Graduate development in European employment: issues and contradictions.
Education and Training, 50(5) pp. 379–390.
Purpose: The article uses data from a recently-completed study of European graduates’ experiences of higher education and employment to explore similarities and differences in UK and other European graduates’ continuing development.
Method/approach: Data was collected from the graduating cohort of 1999/2000 across eleven European countries, five years after graduation. The views of higher education providers and employers on graduates in the knowledge society were investigated in a smaller sub-set of countries.
Findings: There are differences in the incidence and length of UK graduates’ initial training in employment compared to all graduates which can be explained, in part by the traditionally looser ‘fit’ between higher education and employment in the UK (compared to many continental European countries). Five years after graduation, UK graduates enjoy similar levels of work-related training as their European counterparts although there are quite large differences between employment sectors.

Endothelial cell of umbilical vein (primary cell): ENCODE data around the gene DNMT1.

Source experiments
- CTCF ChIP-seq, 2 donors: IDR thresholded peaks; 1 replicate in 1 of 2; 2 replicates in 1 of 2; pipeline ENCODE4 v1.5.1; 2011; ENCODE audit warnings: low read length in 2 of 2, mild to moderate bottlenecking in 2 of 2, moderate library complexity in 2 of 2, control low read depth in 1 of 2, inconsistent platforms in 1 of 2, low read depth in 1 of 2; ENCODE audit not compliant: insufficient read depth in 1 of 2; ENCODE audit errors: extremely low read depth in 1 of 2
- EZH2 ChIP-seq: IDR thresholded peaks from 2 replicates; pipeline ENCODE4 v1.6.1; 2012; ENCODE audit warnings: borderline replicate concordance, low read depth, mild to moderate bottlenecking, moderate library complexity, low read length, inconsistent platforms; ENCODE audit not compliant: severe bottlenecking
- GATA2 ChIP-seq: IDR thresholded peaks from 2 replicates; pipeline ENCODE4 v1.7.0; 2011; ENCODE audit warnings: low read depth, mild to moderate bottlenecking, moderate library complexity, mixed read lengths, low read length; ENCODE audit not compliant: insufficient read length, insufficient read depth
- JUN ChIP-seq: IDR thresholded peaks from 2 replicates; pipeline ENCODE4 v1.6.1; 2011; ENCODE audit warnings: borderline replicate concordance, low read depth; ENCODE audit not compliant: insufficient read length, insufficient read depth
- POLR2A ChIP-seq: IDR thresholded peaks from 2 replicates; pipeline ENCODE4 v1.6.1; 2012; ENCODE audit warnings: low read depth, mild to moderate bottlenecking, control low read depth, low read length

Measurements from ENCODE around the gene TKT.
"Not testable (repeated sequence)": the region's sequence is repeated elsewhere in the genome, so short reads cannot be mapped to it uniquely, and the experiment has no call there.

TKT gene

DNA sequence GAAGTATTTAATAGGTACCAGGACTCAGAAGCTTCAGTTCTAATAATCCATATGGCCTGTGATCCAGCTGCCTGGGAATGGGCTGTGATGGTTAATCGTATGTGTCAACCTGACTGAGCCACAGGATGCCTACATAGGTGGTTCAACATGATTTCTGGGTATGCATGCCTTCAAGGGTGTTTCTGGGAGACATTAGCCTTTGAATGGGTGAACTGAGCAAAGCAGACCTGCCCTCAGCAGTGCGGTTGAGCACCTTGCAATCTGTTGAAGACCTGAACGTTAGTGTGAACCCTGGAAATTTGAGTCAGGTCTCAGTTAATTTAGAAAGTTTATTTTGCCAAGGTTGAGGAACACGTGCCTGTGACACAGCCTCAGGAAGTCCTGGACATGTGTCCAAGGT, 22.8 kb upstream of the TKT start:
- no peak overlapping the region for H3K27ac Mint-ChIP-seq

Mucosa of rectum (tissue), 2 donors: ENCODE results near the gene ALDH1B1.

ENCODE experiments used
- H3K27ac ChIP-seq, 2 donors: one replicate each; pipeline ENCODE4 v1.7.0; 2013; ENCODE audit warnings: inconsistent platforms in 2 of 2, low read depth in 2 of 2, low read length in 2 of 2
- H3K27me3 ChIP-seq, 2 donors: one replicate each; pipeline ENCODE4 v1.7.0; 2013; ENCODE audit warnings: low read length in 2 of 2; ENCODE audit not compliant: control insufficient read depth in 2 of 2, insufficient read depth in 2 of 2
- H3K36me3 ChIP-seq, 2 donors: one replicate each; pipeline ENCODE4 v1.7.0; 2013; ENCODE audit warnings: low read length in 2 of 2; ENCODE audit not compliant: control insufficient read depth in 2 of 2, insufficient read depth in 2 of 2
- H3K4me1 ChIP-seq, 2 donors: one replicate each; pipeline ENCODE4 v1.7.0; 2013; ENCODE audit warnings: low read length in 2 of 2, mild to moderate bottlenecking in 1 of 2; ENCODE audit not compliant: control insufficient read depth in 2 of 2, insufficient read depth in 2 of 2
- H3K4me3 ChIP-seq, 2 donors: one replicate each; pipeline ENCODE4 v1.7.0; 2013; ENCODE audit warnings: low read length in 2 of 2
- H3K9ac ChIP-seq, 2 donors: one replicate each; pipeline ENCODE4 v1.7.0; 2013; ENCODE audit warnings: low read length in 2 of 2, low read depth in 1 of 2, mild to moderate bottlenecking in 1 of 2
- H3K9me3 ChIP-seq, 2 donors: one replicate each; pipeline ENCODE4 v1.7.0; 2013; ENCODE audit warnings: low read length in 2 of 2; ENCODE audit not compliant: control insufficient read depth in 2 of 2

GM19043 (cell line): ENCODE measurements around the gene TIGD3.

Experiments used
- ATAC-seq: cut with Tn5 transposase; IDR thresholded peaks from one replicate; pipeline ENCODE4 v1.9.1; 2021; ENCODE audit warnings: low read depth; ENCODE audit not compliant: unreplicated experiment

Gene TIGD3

Policy implications: It is as yet unclear to what extent harmonisation of higher education programmes (arising from the Bologna Process) will affect the relationship between higher education and employment, and in particular the role played by higher education and by employers in graduates’ initial professional formation and continuing development.
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